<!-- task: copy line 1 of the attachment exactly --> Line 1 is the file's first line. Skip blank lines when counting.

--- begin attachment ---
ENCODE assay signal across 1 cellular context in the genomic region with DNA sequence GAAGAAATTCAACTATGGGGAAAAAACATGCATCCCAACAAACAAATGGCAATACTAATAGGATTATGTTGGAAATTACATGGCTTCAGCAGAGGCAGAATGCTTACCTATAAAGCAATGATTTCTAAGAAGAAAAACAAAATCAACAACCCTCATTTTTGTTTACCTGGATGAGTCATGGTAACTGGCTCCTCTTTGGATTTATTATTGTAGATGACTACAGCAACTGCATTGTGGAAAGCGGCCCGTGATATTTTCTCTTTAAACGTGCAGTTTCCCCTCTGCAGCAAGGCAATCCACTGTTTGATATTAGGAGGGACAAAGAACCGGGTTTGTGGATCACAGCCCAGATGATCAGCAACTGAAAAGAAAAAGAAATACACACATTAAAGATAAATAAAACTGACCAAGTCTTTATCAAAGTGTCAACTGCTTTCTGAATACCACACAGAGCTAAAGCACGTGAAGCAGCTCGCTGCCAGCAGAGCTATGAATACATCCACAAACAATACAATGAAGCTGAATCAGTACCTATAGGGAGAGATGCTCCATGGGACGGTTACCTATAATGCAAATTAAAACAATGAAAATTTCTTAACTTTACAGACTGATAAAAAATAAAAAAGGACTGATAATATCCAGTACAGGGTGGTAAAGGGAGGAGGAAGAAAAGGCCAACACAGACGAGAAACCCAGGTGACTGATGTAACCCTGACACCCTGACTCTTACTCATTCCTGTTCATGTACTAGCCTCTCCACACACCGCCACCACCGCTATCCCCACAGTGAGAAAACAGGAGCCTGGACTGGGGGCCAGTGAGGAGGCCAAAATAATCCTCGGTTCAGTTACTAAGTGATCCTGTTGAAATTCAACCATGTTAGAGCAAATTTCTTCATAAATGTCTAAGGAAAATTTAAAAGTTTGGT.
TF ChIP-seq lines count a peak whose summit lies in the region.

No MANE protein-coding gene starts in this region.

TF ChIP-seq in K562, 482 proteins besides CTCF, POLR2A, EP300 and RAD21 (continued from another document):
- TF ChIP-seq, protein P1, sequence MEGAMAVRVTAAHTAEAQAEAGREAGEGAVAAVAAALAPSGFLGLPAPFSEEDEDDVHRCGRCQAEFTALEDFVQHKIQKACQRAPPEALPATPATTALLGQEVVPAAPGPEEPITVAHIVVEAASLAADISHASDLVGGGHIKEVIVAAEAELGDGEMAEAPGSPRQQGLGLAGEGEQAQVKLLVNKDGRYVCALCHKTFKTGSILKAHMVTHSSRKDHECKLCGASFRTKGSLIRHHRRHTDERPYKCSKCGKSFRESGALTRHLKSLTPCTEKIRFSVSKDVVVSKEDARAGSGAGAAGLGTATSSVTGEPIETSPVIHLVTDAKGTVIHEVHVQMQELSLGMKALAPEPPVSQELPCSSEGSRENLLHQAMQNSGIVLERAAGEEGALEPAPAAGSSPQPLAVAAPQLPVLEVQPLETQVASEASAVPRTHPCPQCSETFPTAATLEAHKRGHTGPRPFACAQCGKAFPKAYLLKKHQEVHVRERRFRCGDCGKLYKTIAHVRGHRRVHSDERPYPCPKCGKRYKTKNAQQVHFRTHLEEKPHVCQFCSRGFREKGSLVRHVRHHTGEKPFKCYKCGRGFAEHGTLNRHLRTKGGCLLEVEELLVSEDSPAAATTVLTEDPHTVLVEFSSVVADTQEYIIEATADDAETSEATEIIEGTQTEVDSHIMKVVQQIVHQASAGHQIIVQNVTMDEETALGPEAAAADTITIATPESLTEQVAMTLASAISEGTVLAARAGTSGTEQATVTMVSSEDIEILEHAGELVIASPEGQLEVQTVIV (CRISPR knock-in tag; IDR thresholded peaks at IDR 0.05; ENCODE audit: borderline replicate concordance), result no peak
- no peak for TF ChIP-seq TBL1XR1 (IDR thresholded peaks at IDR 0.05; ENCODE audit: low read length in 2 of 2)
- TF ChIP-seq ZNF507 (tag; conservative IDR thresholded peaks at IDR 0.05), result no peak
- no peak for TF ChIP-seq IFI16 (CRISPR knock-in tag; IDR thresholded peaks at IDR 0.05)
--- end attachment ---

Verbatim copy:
ENCODE assay signal across 1 cellular context in the genomic region with DNA sequence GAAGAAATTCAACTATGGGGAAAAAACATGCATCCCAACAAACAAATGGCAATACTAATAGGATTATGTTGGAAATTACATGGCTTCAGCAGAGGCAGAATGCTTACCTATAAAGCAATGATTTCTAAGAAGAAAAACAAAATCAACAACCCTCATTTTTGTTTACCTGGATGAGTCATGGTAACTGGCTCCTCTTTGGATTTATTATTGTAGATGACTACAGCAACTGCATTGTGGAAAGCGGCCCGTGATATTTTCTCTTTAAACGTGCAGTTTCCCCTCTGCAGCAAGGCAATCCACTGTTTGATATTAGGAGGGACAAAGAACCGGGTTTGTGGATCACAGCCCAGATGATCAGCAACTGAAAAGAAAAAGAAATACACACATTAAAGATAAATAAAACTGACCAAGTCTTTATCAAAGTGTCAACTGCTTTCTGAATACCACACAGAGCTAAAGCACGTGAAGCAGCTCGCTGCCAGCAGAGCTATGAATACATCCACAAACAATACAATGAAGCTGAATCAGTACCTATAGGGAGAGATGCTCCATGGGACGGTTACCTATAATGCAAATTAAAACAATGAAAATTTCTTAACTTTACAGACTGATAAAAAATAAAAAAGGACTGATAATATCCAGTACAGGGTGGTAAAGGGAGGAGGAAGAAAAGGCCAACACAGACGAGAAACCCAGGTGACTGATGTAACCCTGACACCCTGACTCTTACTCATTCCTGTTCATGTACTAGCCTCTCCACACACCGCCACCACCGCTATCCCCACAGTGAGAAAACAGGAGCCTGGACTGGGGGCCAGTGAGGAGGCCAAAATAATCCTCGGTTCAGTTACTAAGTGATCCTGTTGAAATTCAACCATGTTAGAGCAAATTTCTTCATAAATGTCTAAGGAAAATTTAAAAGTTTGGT.